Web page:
- Created on 22 May 2013
With two recent injuries to the Atlanta bullpen, the last thing the Braves could afford was a lengthy rain delay. But that is exactly what they got in a 5-4 victory in extra innings against the Minnesota twins.
What appeared to be a sunny game at Turner Field quickly gave way to a 10 minute downpour on the 28,663 fans in attendance, followed by an hour-long rain delay, which included two brief power outages.
Atlanta's two big lefties Johnny Venters and Eric O'Flaherty are likely to miss the rest of the season due to Tommy John surgery and Braves manager Fredi Gonzalez announced before Tuesday's game that he is unsure when injured relief pitcher Jordan Walden will return to the roster.
Despite the injuries, the Braves still bolster one of the best pitching staffs in Major League Baseball. Atlanta leads MLB with a collective 2.64 ERA and ranks sixth in the majors with a .223 opponents' batting average.
But with the string of injuries, the Braves need their starters to go deep into the ball game, but after the delay pitcher Tim Hudson went just five innings. He had 5 strikeouts on 81 pitches and gave up two earned runs.
"For [Hudson] to give us five innings after that delay was a tremendous feat," said Gonzalez. "As a coach, sometimes you need to do what's best for your player and not risk any injury."
After Hudson left in the fifth, the Braves' Anthony Varvaro took over and pitched a solid two innings, giving up just one hit with two strikeouts. Varvaro, who will likely anchor the bullpen with rookie left-hander Luis Alvilan, has pitched five straight scoreless appearances dating back to May 13.
Alvilan did not fare as well, however, and the Twins broke through against he and right hander Cory Gearrin to take the lead in the eighth as Minnesota scored two runs on three hits.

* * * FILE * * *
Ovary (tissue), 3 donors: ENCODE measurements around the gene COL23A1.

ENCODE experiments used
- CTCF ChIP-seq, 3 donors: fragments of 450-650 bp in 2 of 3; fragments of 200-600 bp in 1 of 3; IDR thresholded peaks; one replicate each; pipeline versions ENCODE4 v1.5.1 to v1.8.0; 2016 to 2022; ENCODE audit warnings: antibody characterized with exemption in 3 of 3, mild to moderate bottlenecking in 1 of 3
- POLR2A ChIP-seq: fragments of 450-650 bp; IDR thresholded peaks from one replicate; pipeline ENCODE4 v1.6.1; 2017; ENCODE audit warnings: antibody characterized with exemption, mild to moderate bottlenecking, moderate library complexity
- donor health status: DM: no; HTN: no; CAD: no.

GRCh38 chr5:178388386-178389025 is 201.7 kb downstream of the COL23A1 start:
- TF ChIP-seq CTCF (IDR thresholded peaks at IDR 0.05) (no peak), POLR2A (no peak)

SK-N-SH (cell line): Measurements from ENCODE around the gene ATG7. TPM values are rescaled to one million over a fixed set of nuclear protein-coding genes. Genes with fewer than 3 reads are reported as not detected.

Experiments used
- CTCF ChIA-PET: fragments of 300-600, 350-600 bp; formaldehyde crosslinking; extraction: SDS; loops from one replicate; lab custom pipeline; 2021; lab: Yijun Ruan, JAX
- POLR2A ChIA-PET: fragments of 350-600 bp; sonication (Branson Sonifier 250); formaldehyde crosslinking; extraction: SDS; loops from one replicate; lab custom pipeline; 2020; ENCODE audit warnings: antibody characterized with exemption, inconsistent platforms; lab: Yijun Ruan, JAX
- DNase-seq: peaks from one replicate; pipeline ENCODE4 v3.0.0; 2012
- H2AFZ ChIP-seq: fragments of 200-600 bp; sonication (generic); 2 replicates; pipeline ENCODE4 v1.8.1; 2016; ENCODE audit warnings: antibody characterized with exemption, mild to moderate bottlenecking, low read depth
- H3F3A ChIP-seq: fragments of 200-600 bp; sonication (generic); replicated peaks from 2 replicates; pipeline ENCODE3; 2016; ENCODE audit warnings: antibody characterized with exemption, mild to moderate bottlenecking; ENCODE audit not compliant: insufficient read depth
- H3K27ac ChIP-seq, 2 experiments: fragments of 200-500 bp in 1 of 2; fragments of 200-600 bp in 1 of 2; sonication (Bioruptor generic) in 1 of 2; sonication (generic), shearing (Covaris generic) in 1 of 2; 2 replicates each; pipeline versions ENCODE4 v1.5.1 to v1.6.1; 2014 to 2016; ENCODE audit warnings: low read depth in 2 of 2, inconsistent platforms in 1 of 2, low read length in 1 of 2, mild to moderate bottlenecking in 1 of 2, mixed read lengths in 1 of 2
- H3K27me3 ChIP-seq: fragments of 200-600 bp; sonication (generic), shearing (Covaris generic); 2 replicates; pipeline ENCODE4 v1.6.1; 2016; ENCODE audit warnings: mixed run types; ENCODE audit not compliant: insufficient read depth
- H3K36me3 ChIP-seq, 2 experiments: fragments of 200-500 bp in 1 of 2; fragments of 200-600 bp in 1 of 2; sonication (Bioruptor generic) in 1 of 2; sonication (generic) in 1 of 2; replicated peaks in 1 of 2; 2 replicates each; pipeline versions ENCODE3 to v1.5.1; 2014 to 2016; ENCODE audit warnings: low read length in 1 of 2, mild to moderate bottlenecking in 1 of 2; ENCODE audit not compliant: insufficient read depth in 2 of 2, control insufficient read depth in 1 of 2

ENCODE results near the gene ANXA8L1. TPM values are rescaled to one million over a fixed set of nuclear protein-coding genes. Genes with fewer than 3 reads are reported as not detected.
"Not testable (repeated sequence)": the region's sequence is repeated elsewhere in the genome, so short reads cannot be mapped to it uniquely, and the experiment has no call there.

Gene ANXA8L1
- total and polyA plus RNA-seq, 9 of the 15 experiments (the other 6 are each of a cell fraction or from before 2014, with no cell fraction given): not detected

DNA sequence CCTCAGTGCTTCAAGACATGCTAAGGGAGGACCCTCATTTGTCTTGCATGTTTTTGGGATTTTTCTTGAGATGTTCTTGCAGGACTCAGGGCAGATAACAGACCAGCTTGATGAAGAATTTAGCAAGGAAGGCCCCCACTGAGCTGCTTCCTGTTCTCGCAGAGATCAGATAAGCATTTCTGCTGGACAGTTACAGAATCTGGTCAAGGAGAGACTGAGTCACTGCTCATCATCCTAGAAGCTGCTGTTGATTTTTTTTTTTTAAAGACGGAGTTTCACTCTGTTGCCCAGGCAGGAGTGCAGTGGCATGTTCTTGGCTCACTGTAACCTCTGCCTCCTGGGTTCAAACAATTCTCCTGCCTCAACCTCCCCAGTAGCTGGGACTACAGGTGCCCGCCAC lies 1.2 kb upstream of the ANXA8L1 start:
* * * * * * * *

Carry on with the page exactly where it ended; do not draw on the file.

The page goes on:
The Braves needed some late inning heroics to cover for the bullpen's mishap. With two outs in the ninth inning Evan Gattis hit his third pinch hit home run to tie the game and Freedie Freeman had the walk off RBI in the 10th to give Atlanta the win.
"Varvaro pitched great for us; the eighth inning got a little sideways but Gattis tied it up and we battled for the win," said Gonzalez.
As has been the case seemingly all season, Gattis's teammates were singing his praises as well.
"I think it's unbelievable what [Gattis] is doing," said Freeman. "I think that's three or four times he has put us ahead to win it."
Atlanta recently called up relief pitcher Cory Rasmus from Gwinnett to help the roster. Starting Pitcher Brandon Beachy was sent to Gwinnett for a rehab assignment.
After finishing the series against the Twins, the Braves will travel on a five-game road trip to face the New York Mets and Toronto Blue Jays.
- Created on 22 May 2013
On May 22, 1988, the Atlanta Hawks and Boston Celtics met at the Boston Garden for the deciding game of the Eastern Conference Semifinals. What ensued was one of the greatest playoff duels in NBA history.
Today at 8:30 a.m., on the match-up's 25th anniversary, the Hawks will release an oral history account of this legendary game exclusively on www.hawks.com, featuring commentary from Dominique Wilkins, Larry Bird, Mike Fratello, Doc Rivers, Danny Ainge, Bill Walton, Steve Holman and more who were at the Garden that day.
Wilkins and Bird put on an unparalleled performance to fight for a trip to the Eastern Conference Finals. Wilkins scored 16 of his game-high 47 in the fourth quarter, while Bird hit 9-of-10 shots in the fourth for 20 of his 34 points.
To read the complete oral history of Game 7 of the 1988 Eastern Conference Semifinals, visit http://www.nba.com/hawks/features/nique-bird-oral-history.
- Created on 21 May 2013
What was supposed to be a sunny afternoon end to a three-game series against the Los Angeles Dodgers on Sunday was anything but.
After more than an hour of watching the rain come down on Turner Field and a full hour and 42 minutes after the game was scheduled to start, the Atlanta Braves took the field against the Dodgers to the delight of a little more than two-thirds of the 48,000-plus who had paid to see the game that day. They responded by almost instantly starting the wave.
In the sixth inning there was another rain delay – this one for 33 minutes – and with the Braves down 2-1, another half of the stadium found its way to the exits. Unable to hit the long ball and watching helplessly as starter Mike Minor gave up what was looking like just enough to lose – three hits for two runs - it was beginning to look like another shoulda-had-it for the NL East leaders. But when the rain broke and the Braves took the field again they were a different team – literally and figuratively.